The anarchist movement in Japan
The martyrs of Tokyo
On February 20, 1928, the Japanese comrade Wada Kyutaro died in the Akita prison, in the coldest part of northern Japan. The news of his death was a hard blow for me. For a long time now I have been writing articles for the Chinese press about the events that led to Wada’s conviction and the martyrdom of Furuta Daijiro. The name of Wada is new to the European world; but in the hearts of the Japanese workers his memory will long endure, and so will the memories of Furuta and so many other martyrs, concerning whom we shall say that, by virtue of the memories of their lives that they leave behind them, they are not dead. Their lives, their struggles, their martyrdoms, represent a tragedy that only the pen of a Shakespeare could depict with the dignity it deserves. I will undertake a brief summary of this affair, which I shall write with blood and tears, so that the European world will know that in the countries of the mysterious Orient, there were and still are men who have died and are dying for the triumph of Anarchy.
On September 1, 1923, Japan was struck by a series of terrible earthquakes. In Tokyo, fires broke out simultaneously all over the city. The shocking misfortune that had so grievously traumatized the country inspired the government with the idea of using it as a pretext to crush the subversive movements, from the Korean opposition to the anarchists. The day after the horrible catastrophe, rumors were spread among the surviving refugees of the fear-stricken bourgeoisie, rumors claiming that “the socialists and the Koreans were throwing bombs”, “burning houses”, “poisoning wells and provisions”. These rumors fell on fertile ground: the alarmed bourgeoisie took defensive measures in their neighborhoods; paramilitary organizations such as the “New Society” and the “Association of Former Soldiers” were rapidly mobilized. All the members of these white guard detachments were armed with long swords, pistols and bamboo lances. Their targets were the Koreans, the socialists and the libertarians.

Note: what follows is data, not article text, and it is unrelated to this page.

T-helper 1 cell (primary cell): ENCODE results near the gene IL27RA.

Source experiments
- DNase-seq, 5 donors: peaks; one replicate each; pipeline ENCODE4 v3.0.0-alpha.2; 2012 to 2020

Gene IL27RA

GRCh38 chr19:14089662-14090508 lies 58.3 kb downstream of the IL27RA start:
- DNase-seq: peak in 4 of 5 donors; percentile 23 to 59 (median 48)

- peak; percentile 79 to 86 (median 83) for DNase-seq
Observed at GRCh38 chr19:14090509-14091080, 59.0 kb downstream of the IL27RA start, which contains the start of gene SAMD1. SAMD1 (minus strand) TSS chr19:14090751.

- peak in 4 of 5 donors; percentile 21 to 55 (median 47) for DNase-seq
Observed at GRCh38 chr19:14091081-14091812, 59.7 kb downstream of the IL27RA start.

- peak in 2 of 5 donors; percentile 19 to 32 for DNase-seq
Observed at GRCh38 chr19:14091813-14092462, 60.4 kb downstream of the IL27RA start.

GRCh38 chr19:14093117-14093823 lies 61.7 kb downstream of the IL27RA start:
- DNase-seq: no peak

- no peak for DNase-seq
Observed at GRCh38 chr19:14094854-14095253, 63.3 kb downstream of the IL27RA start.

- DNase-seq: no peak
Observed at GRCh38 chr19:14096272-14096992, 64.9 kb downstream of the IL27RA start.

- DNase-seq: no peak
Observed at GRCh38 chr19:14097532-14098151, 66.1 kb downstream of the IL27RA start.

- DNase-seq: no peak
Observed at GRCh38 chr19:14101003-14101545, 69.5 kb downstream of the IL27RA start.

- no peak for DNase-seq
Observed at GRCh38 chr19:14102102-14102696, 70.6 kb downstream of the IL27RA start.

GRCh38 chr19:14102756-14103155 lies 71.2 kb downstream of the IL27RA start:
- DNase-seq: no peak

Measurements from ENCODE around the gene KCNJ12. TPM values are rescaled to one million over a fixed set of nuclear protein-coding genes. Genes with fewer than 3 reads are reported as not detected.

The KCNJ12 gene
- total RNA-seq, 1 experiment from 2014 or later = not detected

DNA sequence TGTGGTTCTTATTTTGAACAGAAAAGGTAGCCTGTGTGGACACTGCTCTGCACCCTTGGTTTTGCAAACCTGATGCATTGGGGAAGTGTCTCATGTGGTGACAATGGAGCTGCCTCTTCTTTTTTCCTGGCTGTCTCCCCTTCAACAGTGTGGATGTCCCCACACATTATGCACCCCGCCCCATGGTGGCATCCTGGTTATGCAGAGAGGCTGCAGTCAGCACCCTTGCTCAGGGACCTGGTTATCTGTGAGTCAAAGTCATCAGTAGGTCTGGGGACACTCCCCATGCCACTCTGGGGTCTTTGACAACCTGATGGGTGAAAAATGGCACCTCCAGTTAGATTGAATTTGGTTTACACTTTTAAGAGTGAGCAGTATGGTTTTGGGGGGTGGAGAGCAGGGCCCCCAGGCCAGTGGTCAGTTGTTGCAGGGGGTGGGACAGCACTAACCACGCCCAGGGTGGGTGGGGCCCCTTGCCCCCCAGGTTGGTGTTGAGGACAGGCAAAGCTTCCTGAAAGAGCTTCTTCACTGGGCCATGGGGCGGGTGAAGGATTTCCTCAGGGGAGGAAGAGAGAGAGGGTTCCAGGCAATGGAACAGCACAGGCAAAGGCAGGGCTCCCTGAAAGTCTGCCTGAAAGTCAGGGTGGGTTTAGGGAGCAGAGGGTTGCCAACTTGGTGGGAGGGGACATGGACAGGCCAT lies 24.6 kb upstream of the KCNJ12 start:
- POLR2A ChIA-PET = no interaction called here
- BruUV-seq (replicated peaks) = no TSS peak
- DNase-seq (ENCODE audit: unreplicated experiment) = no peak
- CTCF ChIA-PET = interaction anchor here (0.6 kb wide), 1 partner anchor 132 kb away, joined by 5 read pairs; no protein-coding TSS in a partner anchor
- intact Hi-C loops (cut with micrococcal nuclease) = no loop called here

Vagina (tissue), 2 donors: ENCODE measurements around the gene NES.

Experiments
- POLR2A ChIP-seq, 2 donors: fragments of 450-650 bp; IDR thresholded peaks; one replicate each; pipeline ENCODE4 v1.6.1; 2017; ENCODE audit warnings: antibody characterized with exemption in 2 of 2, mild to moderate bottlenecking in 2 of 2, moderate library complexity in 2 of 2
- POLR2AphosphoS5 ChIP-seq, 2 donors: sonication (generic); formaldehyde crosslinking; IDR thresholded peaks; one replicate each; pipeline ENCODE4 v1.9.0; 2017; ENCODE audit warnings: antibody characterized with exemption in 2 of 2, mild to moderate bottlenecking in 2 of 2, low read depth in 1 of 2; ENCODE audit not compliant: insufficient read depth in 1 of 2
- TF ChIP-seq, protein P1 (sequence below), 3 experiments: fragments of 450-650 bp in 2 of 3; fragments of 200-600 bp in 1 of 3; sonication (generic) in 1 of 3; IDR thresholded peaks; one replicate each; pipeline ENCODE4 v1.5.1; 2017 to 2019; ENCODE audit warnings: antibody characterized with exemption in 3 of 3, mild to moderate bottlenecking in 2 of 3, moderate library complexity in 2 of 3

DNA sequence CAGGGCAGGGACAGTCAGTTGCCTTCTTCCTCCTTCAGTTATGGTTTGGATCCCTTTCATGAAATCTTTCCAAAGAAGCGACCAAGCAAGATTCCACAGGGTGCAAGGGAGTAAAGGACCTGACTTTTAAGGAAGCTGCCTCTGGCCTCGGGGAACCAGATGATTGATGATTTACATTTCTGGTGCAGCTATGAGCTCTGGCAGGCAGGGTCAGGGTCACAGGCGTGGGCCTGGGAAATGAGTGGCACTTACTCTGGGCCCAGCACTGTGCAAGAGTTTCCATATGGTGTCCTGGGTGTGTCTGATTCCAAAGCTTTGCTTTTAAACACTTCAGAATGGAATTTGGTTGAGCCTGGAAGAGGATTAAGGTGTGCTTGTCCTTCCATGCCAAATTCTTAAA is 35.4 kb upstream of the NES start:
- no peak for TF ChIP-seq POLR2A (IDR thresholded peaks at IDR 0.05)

The horde’s first victory was the destruction of the homes of many revolutionaries, and the arrest, and subsequent torture, of a large number of comrades. On September 3, comrade Hirasana, 37 years old, the secretary of the workers association, “Yun Rodo Kumiai”, was arrested, along with ten other comrades. They were secretly taken to the Kameido police station, where the police killed them with bayonets. Their bodies were then burned, together with those of several dozen murdered Koreans. Our comrades died shouting, “Long Live the Proletariat!” In every police station, comrades were being injured and mistreated. The police frequently used the bodies of their victims as projectiles to throw at the other prisoners, or beat them until they lost consciousness. Some were treated to several rounds of this torture. Thus, [R. Takeshi?] was submerged in a cesspool with his hands tied behind his back before he was imprisoned. On September 16, comrade Osugi Sakae, 32 years old, editor of the anarchist monthly Rodo Undo, his female companion Ito Noe, 29 years old, a well known figure in the Japanese anarchist movement, and Tachibana Munekazu, a seven year old boy, Osugi’s nephew, were taken in a car to the headquarters of the police special squads, and there they were strangled by the police captain Amakasu Masahiko, his subordinate Mori and two corporals: Kamoshida and Houda. The corpses were stripped, and then thrown into a well, while the cords with which the victims were strangled were burned, to destroy all the evidence. On September 20, however, the crime was discovered, and Amakasu was eventually arrested; the other policemen were released without being charged even though they were obviously considered to be the perpetrators of the massacre, but the government never told the public why they were released. Naturally, the murder of Osugi aroused the indignation of the people against the government; but this indignation was unable to put a stop to the general massacre of Koreans and socialists. A large number of our comrades perished along with Osugi and several thousand innocent Koreans; not even the Chinese were exempt.